- Created on Thursday, 24 October 2013 15:20
- Written by NAPSI
San Diego, California - Four Tasmanian devils in their new exhibit were unveiled this morning at the San Diego Zoo following an opening ceremony attended by Zoo officials and Australian dignitaries.
Rick Gulley, chairman of San Diego Zoo Global’s board of trustees, welcomed Australian Brian Wightman, MP, minister for environment, parks and heritage in Tasmania, and Karen Lanyon, consul-general, Australian Consulate General, during the opening ceremony where Alistair Scott, general manager of resource management and conservation for Tasmania’s Department of Primary Industries, Parks, Water and Environment, also spoke.
“Given that the San Diego Zoo receives a huge number of visitors each year, there are likely to be significant benefits for expanding global awareness and increasing the potential for fundraising support for the Program,” said Wightman, referring to Tasmania’s Save the Tasmanian Devil Program. “Furthermore, the San Diego Zoo has a proven track record in species conservation management and is committed to delivering practical benefits for on-ground conservation activities in Australia.”
Tasmanian devils Conrad, Debbie, Nick and Jake have completed a mandatory 30-day quarantine after their arrival from the Taronga Western Plains Zoo in Australia earlier this month. They are now in the Conrad Prebys Australian Outback and visible for guests to see. The San Diego Zoo is currently the only zoo in the U.S. with Tasmanian devils, making these newest additions extremely significant.
Tasmanian devils are listed as endangered by the International Union for Conservation of Nature and are native to the island state of Tasmania, which is part of Australia, where they live in forest, woodland and agricultural areas. Tasmanian devils are nocturnal hunters and use their keen senses of smell and hearing to find prey or carrion. They can give off a fierce snarl and high-pitched scream, which can be heard at feeding time, to establish dominance.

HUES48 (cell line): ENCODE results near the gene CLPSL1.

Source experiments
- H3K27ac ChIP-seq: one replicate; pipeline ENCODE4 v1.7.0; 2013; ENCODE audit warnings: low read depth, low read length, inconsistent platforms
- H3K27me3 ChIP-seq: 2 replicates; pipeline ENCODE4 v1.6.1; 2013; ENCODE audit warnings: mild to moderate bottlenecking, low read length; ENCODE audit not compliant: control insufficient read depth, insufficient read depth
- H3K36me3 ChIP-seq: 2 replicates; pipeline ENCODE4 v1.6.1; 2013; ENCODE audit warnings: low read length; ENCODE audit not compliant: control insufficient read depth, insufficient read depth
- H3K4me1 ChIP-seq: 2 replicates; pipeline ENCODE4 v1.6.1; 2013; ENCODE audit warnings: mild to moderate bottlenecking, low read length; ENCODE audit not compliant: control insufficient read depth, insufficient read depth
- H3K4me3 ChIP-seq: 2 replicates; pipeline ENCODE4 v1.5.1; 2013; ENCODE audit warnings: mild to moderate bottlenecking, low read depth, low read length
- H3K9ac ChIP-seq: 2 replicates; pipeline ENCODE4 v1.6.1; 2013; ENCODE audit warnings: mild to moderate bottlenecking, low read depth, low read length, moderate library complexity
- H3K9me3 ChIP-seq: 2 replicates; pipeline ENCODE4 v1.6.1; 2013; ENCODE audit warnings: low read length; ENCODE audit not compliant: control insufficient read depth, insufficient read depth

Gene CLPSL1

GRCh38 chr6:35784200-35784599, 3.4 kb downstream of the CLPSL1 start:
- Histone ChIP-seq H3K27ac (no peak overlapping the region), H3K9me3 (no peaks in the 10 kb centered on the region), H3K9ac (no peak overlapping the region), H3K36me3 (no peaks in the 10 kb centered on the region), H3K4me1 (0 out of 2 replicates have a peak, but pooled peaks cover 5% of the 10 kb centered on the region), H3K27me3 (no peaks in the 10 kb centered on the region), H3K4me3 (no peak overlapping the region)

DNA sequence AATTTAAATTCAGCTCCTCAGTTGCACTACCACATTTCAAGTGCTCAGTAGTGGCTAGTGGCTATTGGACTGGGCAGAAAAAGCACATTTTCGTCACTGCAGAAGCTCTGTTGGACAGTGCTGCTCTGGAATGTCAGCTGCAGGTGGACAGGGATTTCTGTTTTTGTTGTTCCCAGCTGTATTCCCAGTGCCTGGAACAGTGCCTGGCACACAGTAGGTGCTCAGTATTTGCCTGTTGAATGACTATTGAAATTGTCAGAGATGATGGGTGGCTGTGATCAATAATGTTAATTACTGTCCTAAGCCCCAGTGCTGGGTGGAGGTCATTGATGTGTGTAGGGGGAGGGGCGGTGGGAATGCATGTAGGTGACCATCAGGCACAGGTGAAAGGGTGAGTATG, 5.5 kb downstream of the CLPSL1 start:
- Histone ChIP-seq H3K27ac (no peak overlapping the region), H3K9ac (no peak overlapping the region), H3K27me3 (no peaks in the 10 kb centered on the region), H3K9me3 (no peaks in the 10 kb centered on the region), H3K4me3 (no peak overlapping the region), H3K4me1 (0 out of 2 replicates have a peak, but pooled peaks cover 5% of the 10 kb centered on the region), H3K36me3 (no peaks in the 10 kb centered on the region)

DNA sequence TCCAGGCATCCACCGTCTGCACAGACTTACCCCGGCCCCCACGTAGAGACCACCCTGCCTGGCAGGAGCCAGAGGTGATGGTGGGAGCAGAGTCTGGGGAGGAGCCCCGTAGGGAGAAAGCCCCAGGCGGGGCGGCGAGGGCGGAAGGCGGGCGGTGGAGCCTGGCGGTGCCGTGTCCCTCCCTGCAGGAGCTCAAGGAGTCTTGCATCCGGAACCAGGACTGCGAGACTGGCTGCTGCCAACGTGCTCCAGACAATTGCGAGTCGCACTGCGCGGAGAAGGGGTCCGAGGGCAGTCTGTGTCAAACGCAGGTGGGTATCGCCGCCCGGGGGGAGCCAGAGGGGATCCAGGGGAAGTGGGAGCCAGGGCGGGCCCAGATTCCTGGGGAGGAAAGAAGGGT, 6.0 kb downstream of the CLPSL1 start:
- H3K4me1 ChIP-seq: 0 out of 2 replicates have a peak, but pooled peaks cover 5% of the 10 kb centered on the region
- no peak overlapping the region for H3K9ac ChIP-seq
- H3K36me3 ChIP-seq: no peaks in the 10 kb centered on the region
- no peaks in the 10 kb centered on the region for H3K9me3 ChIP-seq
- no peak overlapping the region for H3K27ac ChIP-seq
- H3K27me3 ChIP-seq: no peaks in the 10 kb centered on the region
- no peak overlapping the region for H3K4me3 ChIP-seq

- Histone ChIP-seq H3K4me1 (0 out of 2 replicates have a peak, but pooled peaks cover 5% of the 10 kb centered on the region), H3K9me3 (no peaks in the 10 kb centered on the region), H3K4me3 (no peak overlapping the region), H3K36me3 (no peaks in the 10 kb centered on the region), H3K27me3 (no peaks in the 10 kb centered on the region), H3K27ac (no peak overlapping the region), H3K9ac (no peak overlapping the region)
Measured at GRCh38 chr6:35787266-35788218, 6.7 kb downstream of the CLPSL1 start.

Tasmanian devils face extinction in the wild due to devil facial tumor disease (DFTD), a rare, contagious cancer found only in devils. DFTD is transmitted from one animal to another through biting, a common behavior among devils when mating and feeding. The disease kills all infected devils within 6 to 12 months and there is no known cure or vaccine. The four Tasmanian devils at the San Diego Zoo are free of this disease.
The San Diego Zoo is a proud partner of the Save the Tasmanian Devil Program based in Tasmania. The program collaborates with research institutes and zoos around the world to save the endangered Tasmanian devil. For more information on the Save the Tasmanian Devil Program, go to www.tassiedevil.com.au
The Save the Tasmanian Devil Program is a government initiative established in 2003 in response to the threat of Devil Facial Tumour Disease. Its mission is to combat the epidemic to ensure the survival of the Tasmanian devil and achieve the endangered species' recovery in the wild as an ecologically functioning entity.
The San Diego Zoo Global Wildlife Conservancy is dedicated to bringing endangered species back from the brink of extinction. The Conservancy makes possible the wildlife conservation efforts (representing both plants and animals) of the San Diego Zoo, San Diego Zoo Safari Park, San Diego Zoo Institute for Conservation Research, and international field programs in more than 35 countries. The important conservation and science work of these entities is supported in part by The Foundation of the Zoological Society of San Diego.